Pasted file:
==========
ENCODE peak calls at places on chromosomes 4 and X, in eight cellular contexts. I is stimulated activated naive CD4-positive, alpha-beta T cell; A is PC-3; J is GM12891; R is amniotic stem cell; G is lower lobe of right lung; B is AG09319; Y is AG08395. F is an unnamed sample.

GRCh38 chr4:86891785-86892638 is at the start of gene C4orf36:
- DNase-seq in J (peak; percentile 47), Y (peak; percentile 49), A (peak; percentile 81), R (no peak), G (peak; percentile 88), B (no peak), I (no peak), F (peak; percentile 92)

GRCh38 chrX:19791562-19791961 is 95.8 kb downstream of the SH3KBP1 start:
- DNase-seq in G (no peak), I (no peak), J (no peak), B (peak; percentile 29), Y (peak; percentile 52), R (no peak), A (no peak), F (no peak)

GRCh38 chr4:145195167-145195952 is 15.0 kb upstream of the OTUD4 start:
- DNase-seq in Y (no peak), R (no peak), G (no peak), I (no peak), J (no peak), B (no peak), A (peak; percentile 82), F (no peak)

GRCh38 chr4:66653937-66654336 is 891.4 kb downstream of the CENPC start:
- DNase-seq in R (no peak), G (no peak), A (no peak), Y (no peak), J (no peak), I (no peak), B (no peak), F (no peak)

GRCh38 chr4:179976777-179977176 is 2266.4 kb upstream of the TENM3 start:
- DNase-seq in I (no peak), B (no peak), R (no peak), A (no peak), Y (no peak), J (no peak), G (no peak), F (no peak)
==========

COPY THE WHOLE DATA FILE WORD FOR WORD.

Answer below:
ENCODE peak calls at places on chromosomes 4 and X, in eight cellular contexts. I is stimulated activated naive CD4-positive, alpha-beta T cell; A is PC-3; J is GM12891; R is amniotic stem cell; G is lower lobe of right lung; B is AG09319; Y is AG08395. F is an unnamed sample.

GRCh38 chr4:86891785-86892638 is at the start of gene C4orf36:
- DNase-seq in J (peak; percentile 47), Y (peak; percentile 49), A (peak; percentile 81), R (no peak), G (peak; percentile 88), B (no peak), I (no peak), F (peak; percentile 92)

GRCh38 chrX:19791562-19791961 is 95.8 kb downstream of the SH3KBP1 start:
- DNase-seq in G (no peak), I (no peak), J (no peak), B (peak; percentile 29), Y (peak; percentile 52), R (no peak), A (no peak), F (no peak)

GRCh38 chr4:145195167-145195952 is 15.0 kb upstream of the OTUD4 start:
- DNase-seq in Y (no peak), R (no peak), G (no peak), I (no peak), J (no peak), B (no peak), A (peak; percentile 82), F (no peak)

GRCh38 chr4:66653937-66654336 is 891.4 kb downstream of the CENPC start:
- DNase-seq in R (no peak), G (no peak), A (no peak), Y (no peak), J (no peak), I (no peak), B (no peak), F (no peak)

GRCh38 chr4:179976777-179977176 is 2266.4 kb upstream of the TENM3 start:
- DNase-seq in I (no peak), B (no peak), R (no peak), A (no peak), Y (no peak), J (no peak), G (no peak), F (no peak)